Aside from the easiest code, you might want to consider correct and robust code.
Assume following input:
[ param=40.2] [foobar =20] junk [=1500]. Your code will actually parse this, even though that is likely to be wrong. You have to test if the input actually conforms to a certain format. During parsing, you throw away the information from the labels like
param, and rather rely on the order. If you don't check for validity, and the format changes unexpectedly, you'll have hard to trace bugs.
I would suggest you parse the data into a
Map<String, Double>. The parsing can easily be done by regexes, e.g. the pattern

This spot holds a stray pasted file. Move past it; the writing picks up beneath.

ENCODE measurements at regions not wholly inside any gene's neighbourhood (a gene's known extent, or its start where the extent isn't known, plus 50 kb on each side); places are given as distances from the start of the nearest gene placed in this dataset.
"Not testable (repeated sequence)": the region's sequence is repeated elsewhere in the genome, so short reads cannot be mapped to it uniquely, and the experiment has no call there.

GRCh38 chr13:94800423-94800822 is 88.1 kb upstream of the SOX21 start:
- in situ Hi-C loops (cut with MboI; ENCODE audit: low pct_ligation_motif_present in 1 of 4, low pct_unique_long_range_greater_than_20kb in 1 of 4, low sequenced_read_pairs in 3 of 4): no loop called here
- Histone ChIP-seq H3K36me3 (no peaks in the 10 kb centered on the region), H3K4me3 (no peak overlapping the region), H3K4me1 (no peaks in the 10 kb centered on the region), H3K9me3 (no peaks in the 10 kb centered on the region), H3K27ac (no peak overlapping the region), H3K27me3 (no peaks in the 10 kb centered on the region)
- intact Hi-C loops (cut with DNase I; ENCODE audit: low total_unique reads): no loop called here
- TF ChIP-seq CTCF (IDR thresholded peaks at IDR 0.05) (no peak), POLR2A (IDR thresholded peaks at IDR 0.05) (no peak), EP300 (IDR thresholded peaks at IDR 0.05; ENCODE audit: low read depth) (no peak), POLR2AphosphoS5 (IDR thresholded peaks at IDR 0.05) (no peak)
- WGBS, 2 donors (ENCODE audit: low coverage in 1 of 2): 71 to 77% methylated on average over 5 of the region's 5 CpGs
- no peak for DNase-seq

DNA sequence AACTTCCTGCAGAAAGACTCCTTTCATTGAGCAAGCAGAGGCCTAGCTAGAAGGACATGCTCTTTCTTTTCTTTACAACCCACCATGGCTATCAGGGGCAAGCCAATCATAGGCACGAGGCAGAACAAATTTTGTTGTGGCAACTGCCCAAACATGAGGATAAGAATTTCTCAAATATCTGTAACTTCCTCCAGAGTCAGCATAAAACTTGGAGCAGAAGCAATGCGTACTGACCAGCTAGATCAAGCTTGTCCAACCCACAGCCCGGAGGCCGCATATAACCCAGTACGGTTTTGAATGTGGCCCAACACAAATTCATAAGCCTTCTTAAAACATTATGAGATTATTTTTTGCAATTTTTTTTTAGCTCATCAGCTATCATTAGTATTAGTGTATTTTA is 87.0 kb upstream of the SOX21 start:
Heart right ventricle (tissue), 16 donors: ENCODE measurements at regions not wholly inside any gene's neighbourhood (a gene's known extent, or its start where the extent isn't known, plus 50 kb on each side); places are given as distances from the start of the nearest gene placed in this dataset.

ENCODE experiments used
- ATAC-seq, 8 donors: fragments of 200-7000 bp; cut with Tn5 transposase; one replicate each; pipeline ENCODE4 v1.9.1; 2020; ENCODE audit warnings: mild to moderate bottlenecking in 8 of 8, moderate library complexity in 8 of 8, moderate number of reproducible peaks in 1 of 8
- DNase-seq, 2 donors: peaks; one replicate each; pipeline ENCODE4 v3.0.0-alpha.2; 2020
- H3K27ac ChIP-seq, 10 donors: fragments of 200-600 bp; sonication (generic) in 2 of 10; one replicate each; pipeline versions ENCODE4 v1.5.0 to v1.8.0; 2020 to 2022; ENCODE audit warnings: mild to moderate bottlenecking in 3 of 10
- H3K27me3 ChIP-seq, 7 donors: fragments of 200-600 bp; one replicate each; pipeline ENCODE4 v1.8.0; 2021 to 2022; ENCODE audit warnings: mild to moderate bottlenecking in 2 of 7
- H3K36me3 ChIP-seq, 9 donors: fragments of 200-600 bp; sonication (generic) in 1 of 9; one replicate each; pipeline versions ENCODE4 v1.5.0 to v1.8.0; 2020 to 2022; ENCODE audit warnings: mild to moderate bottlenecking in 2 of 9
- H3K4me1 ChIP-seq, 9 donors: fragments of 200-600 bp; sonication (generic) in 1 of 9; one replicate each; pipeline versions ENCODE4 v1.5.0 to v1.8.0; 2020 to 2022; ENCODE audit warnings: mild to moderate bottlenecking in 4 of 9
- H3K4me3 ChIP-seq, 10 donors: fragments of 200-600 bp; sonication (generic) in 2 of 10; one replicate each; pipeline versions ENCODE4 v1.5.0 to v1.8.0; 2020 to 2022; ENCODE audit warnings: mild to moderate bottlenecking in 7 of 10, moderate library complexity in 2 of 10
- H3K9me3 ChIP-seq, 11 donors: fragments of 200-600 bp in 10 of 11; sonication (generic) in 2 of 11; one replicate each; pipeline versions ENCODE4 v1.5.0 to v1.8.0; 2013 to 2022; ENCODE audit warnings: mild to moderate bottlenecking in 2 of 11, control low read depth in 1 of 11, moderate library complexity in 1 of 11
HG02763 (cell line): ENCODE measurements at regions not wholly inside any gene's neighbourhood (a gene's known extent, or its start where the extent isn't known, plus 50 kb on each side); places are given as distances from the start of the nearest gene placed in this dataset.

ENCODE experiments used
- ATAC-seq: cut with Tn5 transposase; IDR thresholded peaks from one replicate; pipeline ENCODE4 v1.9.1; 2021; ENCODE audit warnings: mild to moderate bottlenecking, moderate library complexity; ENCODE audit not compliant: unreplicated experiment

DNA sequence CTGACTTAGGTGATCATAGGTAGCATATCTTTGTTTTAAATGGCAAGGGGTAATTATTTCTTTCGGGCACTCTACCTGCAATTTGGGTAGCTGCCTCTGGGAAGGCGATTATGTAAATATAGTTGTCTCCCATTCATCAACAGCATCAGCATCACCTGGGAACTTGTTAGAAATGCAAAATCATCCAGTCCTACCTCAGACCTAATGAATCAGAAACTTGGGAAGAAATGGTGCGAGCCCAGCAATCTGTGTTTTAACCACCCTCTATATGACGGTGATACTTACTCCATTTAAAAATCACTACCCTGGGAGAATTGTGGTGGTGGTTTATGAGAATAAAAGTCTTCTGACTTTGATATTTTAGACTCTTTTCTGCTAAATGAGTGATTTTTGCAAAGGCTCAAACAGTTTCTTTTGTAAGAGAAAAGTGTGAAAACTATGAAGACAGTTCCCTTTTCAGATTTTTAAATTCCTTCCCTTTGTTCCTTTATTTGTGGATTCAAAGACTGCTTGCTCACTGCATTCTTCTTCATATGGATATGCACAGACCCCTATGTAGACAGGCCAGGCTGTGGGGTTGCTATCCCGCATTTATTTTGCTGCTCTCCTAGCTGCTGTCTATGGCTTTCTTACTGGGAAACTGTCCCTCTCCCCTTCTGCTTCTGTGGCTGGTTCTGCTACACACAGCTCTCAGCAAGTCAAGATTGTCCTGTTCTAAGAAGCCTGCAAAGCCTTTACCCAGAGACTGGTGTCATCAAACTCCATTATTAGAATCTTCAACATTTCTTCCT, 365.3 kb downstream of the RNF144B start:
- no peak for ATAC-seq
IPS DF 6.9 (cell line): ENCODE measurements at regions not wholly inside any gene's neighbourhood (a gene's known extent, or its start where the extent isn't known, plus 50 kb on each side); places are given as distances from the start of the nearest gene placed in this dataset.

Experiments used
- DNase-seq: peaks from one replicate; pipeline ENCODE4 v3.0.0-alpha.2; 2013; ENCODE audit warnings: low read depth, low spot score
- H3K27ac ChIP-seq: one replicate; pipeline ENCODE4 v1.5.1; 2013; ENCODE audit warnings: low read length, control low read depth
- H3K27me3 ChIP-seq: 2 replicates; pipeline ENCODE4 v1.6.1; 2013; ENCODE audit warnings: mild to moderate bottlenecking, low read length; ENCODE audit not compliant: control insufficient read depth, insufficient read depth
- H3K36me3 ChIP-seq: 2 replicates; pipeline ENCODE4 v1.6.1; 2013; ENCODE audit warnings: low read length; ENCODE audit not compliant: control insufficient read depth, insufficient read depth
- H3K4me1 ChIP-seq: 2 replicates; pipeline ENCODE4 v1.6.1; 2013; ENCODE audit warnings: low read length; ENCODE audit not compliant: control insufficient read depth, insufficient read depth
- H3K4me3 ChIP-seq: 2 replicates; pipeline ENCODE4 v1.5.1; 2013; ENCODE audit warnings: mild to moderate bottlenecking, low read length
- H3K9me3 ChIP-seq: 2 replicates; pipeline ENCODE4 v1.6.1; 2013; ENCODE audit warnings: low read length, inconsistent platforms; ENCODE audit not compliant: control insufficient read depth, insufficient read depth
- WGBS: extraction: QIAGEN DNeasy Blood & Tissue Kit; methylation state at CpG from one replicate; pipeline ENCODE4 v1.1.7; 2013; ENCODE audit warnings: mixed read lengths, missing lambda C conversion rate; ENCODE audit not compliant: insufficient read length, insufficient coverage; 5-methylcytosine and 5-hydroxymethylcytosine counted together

\G \s*\[\s* ([^=]+) \s*=\s* ([^\]]*) \s*\]\s* (spaces are insignificant – use the
Pattern.COMMENTS flag). This is laxer than your
substr parsing, but is able to reject malformed input. This also asserts that the matches are adjacent, so no junk will be in between.
Next, you iterate through all matches, updating the
Map each time. The regex does not attempt to parse valid doubles – I'd let possible
Double.parseDouble(...) bubble up. Likewise, you should complain when the parsed data does not contain
indicator fields. Note that this is a semantic constraint that should be tested after the parsing.
I won't show a reimplementation taking these points into consideration because BjoernH's answer already implements the relevant points.